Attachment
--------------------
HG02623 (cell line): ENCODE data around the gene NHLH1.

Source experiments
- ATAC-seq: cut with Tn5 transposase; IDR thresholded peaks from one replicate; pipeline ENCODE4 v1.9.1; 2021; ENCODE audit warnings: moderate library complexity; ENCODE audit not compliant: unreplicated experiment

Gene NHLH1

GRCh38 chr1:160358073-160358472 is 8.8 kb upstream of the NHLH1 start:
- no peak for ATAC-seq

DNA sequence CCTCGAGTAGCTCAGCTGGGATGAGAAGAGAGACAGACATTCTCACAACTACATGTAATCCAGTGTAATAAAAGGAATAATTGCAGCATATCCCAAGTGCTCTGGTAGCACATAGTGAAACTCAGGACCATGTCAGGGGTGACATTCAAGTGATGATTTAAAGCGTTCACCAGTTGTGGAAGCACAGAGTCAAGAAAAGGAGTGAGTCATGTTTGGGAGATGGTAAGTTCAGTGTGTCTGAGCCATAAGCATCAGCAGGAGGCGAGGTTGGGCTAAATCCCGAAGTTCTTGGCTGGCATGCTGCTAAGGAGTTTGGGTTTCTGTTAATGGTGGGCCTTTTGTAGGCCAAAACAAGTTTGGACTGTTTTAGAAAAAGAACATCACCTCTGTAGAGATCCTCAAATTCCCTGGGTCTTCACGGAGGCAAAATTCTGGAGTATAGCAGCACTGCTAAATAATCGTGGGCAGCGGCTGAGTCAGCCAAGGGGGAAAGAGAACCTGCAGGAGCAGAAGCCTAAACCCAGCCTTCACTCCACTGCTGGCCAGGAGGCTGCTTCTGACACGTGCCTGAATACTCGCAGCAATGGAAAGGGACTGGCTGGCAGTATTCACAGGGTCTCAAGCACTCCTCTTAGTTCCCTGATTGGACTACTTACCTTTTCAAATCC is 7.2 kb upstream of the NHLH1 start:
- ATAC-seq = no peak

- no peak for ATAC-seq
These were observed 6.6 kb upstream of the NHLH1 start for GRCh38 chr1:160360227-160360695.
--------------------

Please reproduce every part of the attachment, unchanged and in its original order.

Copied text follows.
HG02623 (cell line): ENCODE data around the gene NHLH1.

Source experiments
- ATAC-seq: cut with Tn5 transposase; IDR thresholded peaks from one replicate; pipeline ENCODE4 v1.9.1; 2021; ENCODE audit warnings: moderate library complexity; ENCODE audit not compliant: unreplicated experiment

Gene NHLH1

GRCh38 chr1:160358073-160358472 is 8.8 kb upstream of the NHLH1 start:
- no peak for ATAC-seq

DNA sequence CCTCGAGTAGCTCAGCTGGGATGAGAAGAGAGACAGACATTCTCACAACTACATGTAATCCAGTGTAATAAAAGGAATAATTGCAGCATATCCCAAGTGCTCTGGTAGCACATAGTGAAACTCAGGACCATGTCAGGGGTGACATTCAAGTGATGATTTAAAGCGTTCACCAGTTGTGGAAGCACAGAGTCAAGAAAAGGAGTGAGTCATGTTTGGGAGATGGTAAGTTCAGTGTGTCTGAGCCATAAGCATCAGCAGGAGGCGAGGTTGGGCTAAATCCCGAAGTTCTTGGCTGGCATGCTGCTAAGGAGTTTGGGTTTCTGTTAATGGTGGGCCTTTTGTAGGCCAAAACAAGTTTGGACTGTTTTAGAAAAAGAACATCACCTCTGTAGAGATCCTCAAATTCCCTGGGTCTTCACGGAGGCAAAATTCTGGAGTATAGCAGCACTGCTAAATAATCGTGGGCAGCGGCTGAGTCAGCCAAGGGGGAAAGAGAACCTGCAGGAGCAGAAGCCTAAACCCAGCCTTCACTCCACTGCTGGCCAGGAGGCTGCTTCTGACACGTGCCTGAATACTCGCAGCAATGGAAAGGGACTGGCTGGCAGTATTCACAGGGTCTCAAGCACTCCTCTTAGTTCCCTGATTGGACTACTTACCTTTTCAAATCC is 7.2 kb upstream of the NHLH1 start:
- ATAC-seq = no peak

- no peak for ATAC-seq
These were observed 6.6 kb upstream of the NHLH1 start for GRCh38 chr1:160360227-160360695.